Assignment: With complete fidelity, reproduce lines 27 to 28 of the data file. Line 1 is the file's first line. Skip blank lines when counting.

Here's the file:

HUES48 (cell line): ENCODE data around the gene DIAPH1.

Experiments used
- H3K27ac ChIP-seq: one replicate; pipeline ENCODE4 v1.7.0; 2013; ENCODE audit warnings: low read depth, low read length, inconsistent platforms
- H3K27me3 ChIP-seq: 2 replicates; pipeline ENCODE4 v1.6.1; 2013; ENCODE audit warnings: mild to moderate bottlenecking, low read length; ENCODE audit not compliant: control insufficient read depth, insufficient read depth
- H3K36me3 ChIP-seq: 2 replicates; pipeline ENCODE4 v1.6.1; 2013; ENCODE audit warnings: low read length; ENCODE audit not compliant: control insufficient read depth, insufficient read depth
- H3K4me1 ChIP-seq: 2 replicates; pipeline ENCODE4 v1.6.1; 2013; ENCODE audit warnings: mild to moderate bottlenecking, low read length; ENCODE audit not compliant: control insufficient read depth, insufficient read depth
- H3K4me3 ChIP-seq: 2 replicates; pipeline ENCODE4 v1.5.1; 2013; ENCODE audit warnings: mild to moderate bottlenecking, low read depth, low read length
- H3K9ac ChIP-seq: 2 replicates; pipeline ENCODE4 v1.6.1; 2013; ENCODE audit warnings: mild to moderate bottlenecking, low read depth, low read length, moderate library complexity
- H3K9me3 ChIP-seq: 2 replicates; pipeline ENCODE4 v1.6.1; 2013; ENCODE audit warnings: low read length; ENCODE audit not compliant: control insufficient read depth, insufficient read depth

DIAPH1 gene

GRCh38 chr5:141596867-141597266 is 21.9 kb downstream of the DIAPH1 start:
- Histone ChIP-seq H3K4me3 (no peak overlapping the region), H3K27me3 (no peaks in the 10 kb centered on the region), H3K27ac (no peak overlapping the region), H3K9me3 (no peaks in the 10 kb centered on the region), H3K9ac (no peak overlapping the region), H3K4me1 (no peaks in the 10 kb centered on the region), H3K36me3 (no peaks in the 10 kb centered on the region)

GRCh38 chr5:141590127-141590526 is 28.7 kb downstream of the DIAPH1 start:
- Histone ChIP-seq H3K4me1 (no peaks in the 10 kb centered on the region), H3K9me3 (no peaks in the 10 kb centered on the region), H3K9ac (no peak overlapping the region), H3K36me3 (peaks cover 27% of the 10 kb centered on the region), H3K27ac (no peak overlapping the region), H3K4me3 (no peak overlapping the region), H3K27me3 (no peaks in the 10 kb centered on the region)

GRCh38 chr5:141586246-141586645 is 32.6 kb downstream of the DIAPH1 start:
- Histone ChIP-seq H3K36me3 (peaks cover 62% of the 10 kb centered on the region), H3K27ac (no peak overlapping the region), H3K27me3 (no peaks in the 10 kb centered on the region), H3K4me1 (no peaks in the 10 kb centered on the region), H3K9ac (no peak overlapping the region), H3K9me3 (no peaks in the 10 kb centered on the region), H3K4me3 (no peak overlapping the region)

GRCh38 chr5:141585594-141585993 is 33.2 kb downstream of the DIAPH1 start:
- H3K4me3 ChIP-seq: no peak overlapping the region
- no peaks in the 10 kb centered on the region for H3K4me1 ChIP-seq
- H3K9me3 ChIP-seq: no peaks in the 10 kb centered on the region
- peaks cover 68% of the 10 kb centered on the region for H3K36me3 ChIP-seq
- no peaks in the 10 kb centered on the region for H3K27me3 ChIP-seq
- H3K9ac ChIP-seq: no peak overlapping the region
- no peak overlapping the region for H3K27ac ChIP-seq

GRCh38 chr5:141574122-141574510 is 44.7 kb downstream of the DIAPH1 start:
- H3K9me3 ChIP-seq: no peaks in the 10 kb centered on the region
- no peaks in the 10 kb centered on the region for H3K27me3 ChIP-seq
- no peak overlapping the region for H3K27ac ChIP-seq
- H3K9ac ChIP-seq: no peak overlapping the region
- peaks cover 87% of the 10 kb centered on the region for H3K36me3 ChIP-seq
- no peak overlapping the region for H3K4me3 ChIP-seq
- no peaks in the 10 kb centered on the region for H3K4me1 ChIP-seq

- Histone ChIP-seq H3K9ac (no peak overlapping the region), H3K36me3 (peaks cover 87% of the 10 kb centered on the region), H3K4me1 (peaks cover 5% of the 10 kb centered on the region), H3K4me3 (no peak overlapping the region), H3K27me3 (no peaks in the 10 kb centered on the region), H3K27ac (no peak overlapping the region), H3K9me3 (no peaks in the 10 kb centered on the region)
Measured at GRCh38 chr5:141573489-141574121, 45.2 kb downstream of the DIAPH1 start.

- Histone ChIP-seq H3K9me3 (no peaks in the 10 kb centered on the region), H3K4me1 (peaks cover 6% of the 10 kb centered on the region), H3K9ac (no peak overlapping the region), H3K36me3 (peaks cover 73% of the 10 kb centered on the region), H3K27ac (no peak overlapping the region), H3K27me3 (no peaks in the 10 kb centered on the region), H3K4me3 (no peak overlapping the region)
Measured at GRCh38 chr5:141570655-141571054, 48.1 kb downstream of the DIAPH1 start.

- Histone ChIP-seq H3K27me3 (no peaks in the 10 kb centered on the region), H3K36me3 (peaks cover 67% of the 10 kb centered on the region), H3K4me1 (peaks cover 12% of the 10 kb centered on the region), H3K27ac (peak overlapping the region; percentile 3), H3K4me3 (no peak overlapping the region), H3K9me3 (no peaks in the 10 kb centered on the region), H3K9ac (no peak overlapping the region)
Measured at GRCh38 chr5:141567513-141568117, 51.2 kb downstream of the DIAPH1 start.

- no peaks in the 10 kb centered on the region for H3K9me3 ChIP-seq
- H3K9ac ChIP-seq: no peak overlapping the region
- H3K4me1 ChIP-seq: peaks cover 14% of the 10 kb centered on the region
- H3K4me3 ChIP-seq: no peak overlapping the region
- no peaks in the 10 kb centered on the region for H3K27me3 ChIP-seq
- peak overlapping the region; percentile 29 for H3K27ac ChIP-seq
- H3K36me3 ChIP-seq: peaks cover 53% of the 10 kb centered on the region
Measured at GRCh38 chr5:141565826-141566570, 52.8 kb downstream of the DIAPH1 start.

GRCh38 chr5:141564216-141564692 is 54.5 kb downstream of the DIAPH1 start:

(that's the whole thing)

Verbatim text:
- no peaks in the 10 kb centered on the region for H3K27me3 ChIP-seq
- no peak overlapping the region for H3K27ac ChIP-seq